Was there no push back?

The very least I can hope is, that there was resistance from the military brass, if and when it was asked to accede to the ruling dispensation in publicly declaring these actions.

With the publicity though one also loses the advantage of escalation at a later date. Heretofore, all such actions were dealt with under a simple term — "plausible deniability". A quiet, but stern message to the Pakistani DGMO should have sufficed to convey that our “threshold of tolerance” had been crossed. Instead we’ve witnessed loud proclamations to the world, a chest-thumping most unfortunate.

Frankly, the whole episode must act as a lesson to our military brass; an old one that needs learning and re-learning from time to time: political parties are nobody’s friends — their aim is to use the system only for political mileage.

Our military brass owes it to the profession, and to the women and men they command, not to put the latter in harm’s way, only because it raises some political leader’s stock. A commander must be convinced of the military necessity and chance of success, before acceding to an operation — to not to do so, amounts to dereliction of duty and moral responsibility.

They have to advise the political brass on military matters even if it is disadvantageous and distasteful — do remember what happened in Germany when a political leader overrode military advice. In fact, there are examples aplenty of military leaders not succumbing to pressure abound — there is the case of Field Marshal Alan F Brooke spurning the British Prime Minister Winston Churchill’s advice (even though the latter was a former military man himself); closer home Field Marshal Sam Manekshaw famously resisted pressure from Mrs Indira Gandhi in 1971, as did General AN “Tappy” Raina, who refused to mobilise the Army despite Mrs Gandhi’s directions during the Emergency in 1975.

Quite frankly I find that too much is being made of the September 2016 raids — a professional military force never reveals its modus operandi; it is sacrilegious to do so. Airing footage of it two years on, is obviously to bolster a flagging political image; we’d be fools to think otherwise.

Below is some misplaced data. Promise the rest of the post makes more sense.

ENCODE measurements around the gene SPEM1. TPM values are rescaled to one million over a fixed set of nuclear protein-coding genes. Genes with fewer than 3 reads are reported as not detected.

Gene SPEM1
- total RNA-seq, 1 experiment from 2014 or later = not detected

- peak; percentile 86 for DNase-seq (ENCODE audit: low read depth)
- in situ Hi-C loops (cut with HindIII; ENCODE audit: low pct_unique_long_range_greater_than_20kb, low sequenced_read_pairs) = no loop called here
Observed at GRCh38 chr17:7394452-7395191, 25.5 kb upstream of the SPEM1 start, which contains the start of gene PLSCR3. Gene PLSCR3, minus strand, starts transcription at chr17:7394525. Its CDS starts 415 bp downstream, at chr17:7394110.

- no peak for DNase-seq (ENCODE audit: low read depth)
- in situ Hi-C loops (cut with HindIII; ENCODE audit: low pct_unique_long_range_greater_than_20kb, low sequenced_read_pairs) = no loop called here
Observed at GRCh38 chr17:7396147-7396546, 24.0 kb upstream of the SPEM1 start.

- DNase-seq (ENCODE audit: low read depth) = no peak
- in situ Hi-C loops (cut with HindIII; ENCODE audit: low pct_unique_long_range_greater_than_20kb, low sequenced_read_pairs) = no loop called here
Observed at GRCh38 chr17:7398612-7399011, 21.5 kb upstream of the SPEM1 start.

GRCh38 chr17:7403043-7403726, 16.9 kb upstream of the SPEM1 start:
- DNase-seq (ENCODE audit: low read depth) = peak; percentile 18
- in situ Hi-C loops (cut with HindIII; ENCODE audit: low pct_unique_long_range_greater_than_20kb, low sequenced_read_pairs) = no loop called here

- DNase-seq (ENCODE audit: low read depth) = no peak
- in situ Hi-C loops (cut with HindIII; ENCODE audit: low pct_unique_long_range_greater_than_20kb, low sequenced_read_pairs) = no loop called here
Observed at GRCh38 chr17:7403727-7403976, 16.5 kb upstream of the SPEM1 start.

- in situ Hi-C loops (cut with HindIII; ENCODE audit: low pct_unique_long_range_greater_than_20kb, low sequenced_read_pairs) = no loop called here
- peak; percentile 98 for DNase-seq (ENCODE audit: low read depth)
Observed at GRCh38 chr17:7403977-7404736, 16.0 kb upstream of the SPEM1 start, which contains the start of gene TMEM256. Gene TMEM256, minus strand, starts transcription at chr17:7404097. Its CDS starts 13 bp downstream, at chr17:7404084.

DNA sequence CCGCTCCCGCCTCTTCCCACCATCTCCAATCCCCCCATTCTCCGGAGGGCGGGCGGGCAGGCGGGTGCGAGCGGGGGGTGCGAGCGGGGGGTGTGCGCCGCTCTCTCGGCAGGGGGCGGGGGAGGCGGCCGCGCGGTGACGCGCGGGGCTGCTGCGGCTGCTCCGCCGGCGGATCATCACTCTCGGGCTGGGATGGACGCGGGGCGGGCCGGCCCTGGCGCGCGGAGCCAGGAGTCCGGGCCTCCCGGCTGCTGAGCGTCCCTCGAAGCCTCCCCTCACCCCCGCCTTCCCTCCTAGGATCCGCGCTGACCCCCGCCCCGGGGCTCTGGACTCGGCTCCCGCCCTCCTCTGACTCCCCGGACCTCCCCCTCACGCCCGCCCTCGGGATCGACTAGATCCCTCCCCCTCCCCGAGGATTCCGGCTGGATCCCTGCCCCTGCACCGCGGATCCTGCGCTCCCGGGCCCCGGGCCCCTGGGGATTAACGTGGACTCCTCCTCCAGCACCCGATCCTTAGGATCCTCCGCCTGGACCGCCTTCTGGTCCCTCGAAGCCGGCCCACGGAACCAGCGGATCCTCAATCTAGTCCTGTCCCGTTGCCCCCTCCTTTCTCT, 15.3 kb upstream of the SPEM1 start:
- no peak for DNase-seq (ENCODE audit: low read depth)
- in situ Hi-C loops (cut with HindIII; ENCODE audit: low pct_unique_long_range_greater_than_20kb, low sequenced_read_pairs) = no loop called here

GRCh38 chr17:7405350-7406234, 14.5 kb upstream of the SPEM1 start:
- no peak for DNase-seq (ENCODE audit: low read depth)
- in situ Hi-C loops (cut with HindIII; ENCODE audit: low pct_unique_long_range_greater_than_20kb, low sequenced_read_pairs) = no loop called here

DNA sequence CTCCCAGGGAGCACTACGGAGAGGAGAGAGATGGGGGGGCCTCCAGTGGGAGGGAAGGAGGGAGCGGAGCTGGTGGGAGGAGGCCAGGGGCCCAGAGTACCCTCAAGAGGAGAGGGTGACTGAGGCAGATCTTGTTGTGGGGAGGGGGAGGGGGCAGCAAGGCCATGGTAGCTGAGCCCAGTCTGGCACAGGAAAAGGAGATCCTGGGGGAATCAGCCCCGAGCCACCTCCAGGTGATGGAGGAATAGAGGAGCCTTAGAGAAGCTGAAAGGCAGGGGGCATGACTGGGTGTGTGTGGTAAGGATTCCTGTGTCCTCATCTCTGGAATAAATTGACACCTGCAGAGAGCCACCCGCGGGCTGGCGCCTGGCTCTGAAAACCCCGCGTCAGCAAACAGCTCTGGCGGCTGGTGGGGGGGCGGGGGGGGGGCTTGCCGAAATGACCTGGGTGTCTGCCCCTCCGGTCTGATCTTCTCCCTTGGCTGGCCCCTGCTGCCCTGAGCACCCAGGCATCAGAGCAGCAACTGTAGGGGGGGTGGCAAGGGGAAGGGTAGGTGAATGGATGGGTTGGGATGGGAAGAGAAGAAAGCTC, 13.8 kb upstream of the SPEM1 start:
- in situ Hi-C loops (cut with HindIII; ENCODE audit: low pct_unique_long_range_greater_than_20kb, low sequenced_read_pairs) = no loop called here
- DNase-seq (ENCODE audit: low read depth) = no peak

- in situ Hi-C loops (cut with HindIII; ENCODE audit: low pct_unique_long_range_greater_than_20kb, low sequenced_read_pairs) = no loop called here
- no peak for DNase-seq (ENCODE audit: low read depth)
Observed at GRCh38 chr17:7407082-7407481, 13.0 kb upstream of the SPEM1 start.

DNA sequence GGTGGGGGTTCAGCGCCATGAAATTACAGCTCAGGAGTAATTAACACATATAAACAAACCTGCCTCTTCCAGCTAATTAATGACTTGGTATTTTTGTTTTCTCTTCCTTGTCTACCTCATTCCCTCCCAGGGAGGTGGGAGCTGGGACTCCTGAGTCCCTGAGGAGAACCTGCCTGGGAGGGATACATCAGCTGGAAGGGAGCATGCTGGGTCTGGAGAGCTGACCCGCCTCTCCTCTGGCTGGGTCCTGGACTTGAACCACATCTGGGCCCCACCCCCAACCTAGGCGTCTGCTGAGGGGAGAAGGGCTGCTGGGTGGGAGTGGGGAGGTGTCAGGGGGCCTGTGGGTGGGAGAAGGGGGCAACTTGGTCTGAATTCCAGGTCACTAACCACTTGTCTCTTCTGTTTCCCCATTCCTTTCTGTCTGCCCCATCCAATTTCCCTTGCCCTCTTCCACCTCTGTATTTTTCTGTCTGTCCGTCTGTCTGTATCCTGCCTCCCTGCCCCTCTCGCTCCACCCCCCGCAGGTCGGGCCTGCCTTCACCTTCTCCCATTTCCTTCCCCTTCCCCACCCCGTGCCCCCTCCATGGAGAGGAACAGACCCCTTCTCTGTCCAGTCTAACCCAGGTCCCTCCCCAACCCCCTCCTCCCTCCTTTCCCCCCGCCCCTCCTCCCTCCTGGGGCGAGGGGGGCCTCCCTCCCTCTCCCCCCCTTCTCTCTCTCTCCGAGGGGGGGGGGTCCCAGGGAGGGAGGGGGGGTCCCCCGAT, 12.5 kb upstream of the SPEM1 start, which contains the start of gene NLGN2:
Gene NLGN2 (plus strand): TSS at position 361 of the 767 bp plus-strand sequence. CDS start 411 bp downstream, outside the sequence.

The tragedy is that this revelation of intimate details for short-term gains is advantageous for Pakistan; next time it will be ready and waiting.

It’s also important to note here that such raids have taken place in the past, only without the accompanying hullabaloo of this time. They’ve been undertaken on numerous occasions by regular troops and with telling effect.

In November 1999, for instance, India faced a new brutality. A Pakistani BAT ambushed, killed and beheaded seven Indian soldiers at a forward post on the LoC, in Nowshera sector. These heads were barbarously brandished as trophies in Pakistan. Suffice to say that the Army was seething and baying for revenge. And avenge its soldiers it did in February 2000 when a post, deep inside Pakistani territory, was attacked and 16 of their soldiers killed.

But, the question that has to be asked in each case is this: what is the purpose? Will it stave off further attacks, or will it start off a cycle of pointless violence, in which we Indians have more to lose (since we use our own troops) than Pakistan which employs hired mercenaries.

To the chagrin of those who brandish their so-called nationalism on their sleeve, and consider any and all action against Pakistan a measure of true patriotism, I have little to say. Unfortunately, newsrooms and studios seem to be the hotbed of "nationalism" these days.

For the more rational thinking beings, that I believe still populate this great nation of ours, I say this: for any military action to be successful, several factors need to be analysed. How deep across the border can you penetrate, for how long, in what area, for what purpose, and how often? Till such time each of these questions doesn’t receive a satisfactory answer, the action is ill-perceived.

If it is still carried out and achieves a measure of success, we do the latter a great disservice by parading it on national news, as a symbol of political will, or to be used for electoral mileage.

A most unfortunate turn of events.

Also read: Stop being farzical — this is about avenging India